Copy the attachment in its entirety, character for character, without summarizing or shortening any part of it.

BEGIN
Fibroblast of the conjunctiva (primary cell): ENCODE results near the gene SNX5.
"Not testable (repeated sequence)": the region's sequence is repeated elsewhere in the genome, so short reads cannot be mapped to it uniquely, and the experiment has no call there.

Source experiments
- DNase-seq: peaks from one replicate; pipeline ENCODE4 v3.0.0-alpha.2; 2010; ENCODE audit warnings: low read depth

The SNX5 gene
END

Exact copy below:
Fibroblast of the conjunctiva (primary cell): ENCODE results near the gene SNX5.
"Not testable (repeated sequence)": the region's sequence is repeated elsewhere in the genome, so short reads cannot be mapped to it uniquely, and the experiment has no call there.

Source experiments
- DNase-seq: peaks from one replicate; pipeline ENCODE4 v3.0.0-alpha.2; 2010; ENCODE audit warnings: low read depth

The SNX5 gene